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Free Speech and Academic Freedom in India and the West

Shailendra Mehta

Prof. Shailendra Mehta will look at the traditions of Free Speech and Academic Freedom in India and in the West.

Two streams join to form the Western Tradition – the Greek and the Christian. In both traditions there exist significant tensions when it comes to freedom on enquiry. This is evident in Homer, Socrates, Plato and Libanius as also in Milton, Mill and Kant continuing right up until Bertrand Russell and others in modern times. In each case there are significant restrictions on expression.

By contrast, pluralism is enshrined in the oldest Indian texts – the Rig Veda which is from some period before 1500 BC right up until the Upanishads in the 7th century BC. From there a line is traced through the edicts of Ashoka in the 3rd Century BC and eyewitness accounts of debates in ancient Indian Universities left by Chinese and Tibetan travelers of free public gatherings and discussions in the universities of Nalanda and Vikramashila in ancient India. This tradition of free enquiry continued during the medieval period with Akbar and Dara Shikoh, but then declines.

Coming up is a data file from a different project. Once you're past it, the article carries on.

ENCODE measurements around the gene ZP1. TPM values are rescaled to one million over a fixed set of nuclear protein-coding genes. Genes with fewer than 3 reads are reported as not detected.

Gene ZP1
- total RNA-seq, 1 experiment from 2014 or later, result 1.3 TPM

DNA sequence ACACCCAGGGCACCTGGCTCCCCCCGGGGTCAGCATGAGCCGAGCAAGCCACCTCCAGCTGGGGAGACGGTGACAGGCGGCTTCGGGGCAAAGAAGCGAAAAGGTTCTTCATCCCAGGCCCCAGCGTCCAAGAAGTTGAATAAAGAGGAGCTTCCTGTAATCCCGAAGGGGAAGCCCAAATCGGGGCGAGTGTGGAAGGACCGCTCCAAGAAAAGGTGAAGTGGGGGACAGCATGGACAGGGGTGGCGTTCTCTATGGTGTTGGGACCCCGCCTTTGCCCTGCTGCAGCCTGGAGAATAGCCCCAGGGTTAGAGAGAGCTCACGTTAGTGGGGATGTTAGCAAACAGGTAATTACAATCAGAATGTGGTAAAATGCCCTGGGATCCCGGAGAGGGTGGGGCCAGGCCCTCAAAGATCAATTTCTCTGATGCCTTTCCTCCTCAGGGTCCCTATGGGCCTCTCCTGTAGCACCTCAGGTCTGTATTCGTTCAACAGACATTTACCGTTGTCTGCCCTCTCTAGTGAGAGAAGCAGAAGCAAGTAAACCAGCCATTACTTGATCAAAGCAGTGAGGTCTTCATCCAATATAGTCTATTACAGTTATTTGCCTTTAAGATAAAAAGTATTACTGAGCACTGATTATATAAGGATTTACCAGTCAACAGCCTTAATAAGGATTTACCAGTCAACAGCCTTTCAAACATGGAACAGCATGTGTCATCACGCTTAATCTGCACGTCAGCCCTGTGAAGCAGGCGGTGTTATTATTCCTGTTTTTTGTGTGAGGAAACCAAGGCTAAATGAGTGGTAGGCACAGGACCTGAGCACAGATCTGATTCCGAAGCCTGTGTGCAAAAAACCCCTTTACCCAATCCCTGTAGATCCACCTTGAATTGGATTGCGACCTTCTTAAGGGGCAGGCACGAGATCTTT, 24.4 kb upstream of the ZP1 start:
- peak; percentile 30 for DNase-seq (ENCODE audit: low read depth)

Mehta will close with a philosophical perspective on pluralism and freedom of enquiry as enunciated by a recently discovered seminal text by a medieval Indian scholar, Mallavadin.

Shailendra Raj Mehta is President and Director of MICA in Ahmedabad, India, where he is also Distinguished Professor of Innovation and Entrepreneurship. His work has mostly been in the areas of Economics and Strategy and in the design of institutions, especially universities.



Read MIT student Zoya Fan's reflections on Mehta's presention.